Nuclear Reactions

The primary source of the Sun's power output is the proton-proton chain:

(γ denotes a photon.) The first two of these reactions occurs twice for each occurrence of the third reaction.

In these nuclear reactions, the difference between the masses of the products and reactants can be used to compute the energy released by using
energy = mass * c2
Most people think of this as "converting matter into energy". Since energy is a quality of matter, and not really a separate entity, it is better to think of this process in terms of the constituent quarks of the protons and neutrons involved. Then we can see that each reactant has an energy content associated with the fact that they are bound states of particles which are electrically as well as strongly interacting. The product has a different binding energy, and the fusion process liberates the difference as gamma rays (with electromagnetic energy) and thermal energy of motion. The energy of any neutrinos which are produced is usually included as part of the energy released, because the neutrino has a very small and not very accurately measured mass in comparison with the other particles.
The mass of a proton (1H) is 1.673 * 10-27 kg; the mass of a Helium nucleus (4He) is 6.647 * 10-27 kg, and the mass of a positron (e+) is 9.109 * 10-31 kg. The energy released in neutrinos (νe) and gamma rays (γ) is then
E = (4 * 1.673 * 10-27 - 6.647 * 10-27 - 2 * 9.109 * 10-31) * (3 * 108)2
= 3.881 * 10-12 J

(= 24.225 MeV)

Using the solar constant (1365 W/m2) as the energy flux and 1 AU as the distance in the equation below, we can compute the luminosity of the Sun, obtaining LS = 3.84 * 1026 W. Dividing the luminosity by the energy per reaction gives the number of reactions per second, 9.92 * 1037. Since each reaction consumes 4 protons, the rate of Hydrogen consumption is
9.92 * 1037 * 4 * 1.673 * 10-27
= 6.64 * 1011 kg / s.
The photons released in these reactions are gamma rays, but the bulk of the electromagnetic radiation leaving the surface of the Sun is in the visible spectrum. The average travel distance (mean free path) between collisions for a photon in the center of the Sun is about 1 cm. On average, each photon leaving the surface has interacted with matter about 1021 times since being emitted in the core. Since many of these interactions involve the absorption and re-emission of the photon, the photons emitted at the surface are really distant ancestors of the ones created during fusion. Most interactions involve some energy loss (they are "inelastic"), and this accounts for the shift in spectrum from gamma to visible. The average time for a photon to travel to the surface from the core is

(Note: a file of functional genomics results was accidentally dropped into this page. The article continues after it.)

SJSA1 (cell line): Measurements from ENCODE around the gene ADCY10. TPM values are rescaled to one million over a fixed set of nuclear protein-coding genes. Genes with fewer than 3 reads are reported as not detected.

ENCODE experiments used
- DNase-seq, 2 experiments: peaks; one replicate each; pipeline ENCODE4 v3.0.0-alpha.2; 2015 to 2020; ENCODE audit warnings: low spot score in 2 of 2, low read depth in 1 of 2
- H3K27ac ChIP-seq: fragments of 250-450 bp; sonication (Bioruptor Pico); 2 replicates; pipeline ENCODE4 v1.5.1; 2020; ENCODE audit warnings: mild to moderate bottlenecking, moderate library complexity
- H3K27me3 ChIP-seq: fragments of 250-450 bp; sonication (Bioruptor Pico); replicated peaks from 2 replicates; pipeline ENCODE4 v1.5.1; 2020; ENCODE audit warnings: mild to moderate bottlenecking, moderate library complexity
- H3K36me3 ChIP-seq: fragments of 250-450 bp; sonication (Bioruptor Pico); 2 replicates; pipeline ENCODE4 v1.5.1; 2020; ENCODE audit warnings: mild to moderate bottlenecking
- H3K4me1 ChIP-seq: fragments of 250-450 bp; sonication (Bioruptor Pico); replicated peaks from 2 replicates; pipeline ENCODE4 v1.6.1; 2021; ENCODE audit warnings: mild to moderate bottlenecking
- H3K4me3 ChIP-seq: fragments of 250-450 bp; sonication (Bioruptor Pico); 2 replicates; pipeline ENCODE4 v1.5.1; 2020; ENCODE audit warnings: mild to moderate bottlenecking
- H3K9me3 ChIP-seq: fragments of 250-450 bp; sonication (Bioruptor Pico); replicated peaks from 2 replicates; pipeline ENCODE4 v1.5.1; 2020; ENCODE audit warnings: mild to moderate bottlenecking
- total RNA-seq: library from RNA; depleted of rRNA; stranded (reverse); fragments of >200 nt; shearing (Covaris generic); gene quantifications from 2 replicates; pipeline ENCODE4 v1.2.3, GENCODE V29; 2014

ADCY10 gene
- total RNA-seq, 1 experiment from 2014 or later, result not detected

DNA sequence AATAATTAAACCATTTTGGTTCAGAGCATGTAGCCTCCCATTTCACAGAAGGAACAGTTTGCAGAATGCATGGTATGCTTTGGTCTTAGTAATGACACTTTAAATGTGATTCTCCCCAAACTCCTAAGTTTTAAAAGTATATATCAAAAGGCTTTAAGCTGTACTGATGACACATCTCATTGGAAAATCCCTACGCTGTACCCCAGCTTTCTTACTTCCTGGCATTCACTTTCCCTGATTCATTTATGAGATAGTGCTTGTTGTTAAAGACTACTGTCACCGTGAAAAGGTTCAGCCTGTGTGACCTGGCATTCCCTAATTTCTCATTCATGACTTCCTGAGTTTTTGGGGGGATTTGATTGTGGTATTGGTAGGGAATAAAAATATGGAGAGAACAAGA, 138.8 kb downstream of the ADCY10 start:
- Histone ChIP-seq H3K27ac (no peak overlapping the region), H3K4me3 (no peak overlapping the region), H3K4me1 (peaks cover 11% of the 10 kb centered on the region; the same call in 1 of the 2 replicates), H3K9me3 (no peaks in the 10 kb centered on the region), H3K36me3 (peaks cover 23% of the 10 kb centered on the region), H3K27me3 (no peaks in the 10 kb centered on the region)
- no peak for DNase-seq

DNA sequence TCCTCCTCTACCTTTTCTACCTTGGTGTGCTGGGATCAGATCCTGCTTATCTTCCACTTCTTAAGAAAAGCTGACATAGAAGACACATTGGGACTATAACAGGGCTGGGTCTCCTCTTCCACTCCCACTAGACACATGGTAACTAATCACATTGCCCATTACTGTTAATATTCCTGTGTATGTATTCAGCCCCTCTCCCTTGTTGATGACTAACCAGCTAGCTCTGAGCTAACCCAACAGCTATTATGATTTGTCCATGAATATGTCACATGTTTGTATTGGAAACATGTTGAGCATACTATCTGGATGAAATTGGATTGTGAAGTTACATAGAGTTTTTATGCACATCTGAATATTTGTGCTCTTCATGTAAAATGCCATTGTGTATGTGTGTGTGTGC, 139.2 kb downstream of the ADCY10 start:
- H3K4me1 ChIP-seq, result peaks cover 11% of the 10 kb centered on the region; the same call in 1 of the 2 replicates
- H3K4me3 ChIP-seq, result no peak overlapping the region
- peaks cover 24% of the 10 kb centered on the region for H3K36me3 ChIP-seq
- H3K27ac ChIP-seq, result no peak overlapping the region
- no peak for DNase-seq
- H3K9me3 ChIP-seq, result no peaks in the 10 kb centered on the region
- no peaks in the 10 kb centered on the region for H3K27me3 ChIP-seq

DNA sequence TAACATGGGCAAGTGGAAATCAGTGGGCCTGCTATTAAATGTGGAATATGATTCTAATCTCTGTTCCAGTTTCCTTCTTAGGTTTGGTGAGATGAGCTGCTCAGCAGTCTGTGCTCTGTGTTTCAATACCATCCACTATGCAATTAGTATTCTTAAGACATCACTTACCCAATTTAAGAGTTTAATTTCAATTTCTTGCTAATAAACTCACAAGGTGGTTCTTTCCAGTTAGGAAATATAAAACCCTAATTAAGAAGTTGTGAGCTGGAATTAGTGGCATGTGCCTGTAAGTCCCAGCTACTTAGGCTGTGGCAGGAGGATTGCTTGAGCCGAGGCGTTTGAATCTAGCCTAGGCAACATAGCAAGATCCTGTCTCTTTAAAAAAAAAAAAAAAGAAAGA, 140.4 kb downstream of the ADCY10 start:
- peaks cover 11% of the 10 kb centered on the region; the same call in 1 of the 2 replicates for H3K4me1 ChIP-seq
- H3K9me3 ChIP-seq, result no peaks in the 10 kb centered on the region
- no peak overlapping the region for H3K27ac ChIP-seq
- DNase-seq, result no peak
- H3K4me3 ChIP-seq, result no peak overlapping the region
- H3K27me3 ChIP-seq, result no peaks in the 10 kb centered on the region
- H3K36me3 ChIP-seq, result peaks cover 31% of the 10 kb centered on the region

1021 * .01 m / c = 33 billion seconds
or over a thousand years.

In the following list of nuclear reactions occurring in stars, numbers in parentheses are approximate energy yields in MeV; negative values indicate additional energy is required to make these reactions occur. Note that these are not all of the possible reactions; any reaction which conserves energy, momentum, angular momentum, electric charge, baryon number and lepton number can occur. Each reaction occurs with different frequency based on how much energy is required to overcome the electric repulsion between nuclei before the strong force takes over.

Note that baryon number conservation accounts for the drop in the number of nuclei available to fuse. For instance, it takes 56 1H to (eventually) make just one 56Fe.
The following masses (in atomic mass units (amu); 1 amu = 1.66055 * 10-27 kg) will enable you to compute more accurate energy yields from these reactions.


You can find the atomic numbers of these atoms from the Periodic Table of the Elements.

Neutron capture can form atoms with atomic masses larger than Iron, for instance in the series of processes:
56Fe + 1n -> 57Fe

57Fe + 1n -> 58Fe

58Fe + 1n -> 59Fe

59Fe -> 59Co + e- + νe

59Co + 1n -> 60Co

60Co -> 60Ni + e- + νe

Observation of the merger of two neutron stars on August 17, 2017 seems to indicate that such mergers may be the primary source of heavy elements in the universe.
But nuclear fusion ends with Iron production. This is because 56Fe fusion is an endothermic process: it takes more energy than it releases. For instance,
56Fe + 56Fe -> 112Te
requires over 44 MeV to take place. While we have seen several such reactions above, they have proceeded because excess energy is available in the active core of the star. Once an Iron core forms, there are no reactions available to provide the additional energy necessary for Iron fusion to occur.
It is often said that 56Fe is the most stable nucleus. A nucleus is said to be stable if its energy per baryon is a minimum for its atomic number. Unstable nuclei undergo radioactive decay, emitting Helium nuclei (alpha decay, which heavier nuclei often do because they lose energy quicker), electrons or positrons (beta decay, accompanied by neutrinos), or photons (gamma decay, if nothing else is allowed). The reactions marked with an asterisk above are all beta decays. Fusion stops with Iron because 56Fe has the lowest energy per baryon of any nucleus (-8.8 MeV / baryon).

Portfolio Exercise: For each of the fusion reactions above, compute the energy yield.

This table shows the solar system abundances of a number of elements and isotopes (the vertical axis is log base 10, so, for instance, since 4He ≈ 3He + 4, there is about 104 = 10,000 times more 4He than 3He):

©2018, Kenneth R. Koehler. All Rights Reserved. This document may be freely reproduced provided that this copyright notice is included.

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